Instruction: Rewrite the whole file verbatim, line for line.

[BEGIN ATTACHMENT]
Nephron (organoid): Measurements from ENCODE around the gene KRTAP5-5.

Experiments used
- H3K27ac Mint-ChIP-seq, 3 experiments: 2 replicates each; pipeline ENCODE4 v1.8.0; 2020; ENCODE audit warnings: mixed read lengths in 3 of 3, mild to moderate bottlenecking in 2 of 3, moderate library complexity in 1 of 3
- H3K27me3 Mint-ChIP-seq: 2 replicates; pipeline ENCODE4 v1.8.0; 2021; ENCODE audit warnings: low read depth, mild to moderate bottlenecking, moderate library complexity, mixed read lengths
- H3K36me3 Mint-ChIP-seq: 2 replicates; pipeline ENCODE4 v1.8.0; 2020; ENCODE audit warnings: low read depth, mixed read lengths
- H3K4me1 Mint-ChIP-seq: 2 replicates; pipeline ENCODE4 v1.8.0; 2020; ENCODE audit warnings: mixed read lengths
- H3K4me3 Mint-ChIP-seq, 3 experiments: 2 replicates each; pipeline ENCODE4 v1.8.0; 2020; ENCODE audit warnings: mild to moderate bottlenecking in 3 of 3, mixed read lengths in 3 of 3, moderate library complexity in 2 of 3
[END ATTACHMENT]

Nephron (organoid): Measurements from ENCODE around the gene KRTAP5-5.

Experiments used
- H3K27ac Mint-ChIP-seq, 3 experiments: 2 replicates each; pipeline ENCODE4 v1.8.0; 2020; ENCODE audit warnings: mixed read lengths in 3 of 3, mild to moderate bottlenecking in 2 of 3, moderate library complexity in 1 of 3
- H3K27me3 Mint-ChIP-seq: 2 replicates; pipeline ENCODE4 v1.8.0; 2021; ENCODE audit warnings: low read depth, mild to moderate bottlenecking, moderate library complexity, mixed read lengths
- H3K36me3 Mint-ChIP-seq: 2 replicates; pipeline ENCODE4 v1.8.0; 2020; ENCODE audit warnings: low read depth, mixed read lengths
- H3K4me1 Mint-ChIP-seq: 2 replicates; pipeline ENCODE4 v1.8.0; 2020; ENCODE audit warnings: mixed read lengths
- H3K4me3 Mint-ChIP-seq, 3 experiments: 2 replicates each; pipeline ENCODE4 v1.8.0; 2020; ENCODE audit warnings: mild to moderate bottlenecking in 3 of 3, mixed read lengths in 3 of 3, moderate library complexity in 2 of 3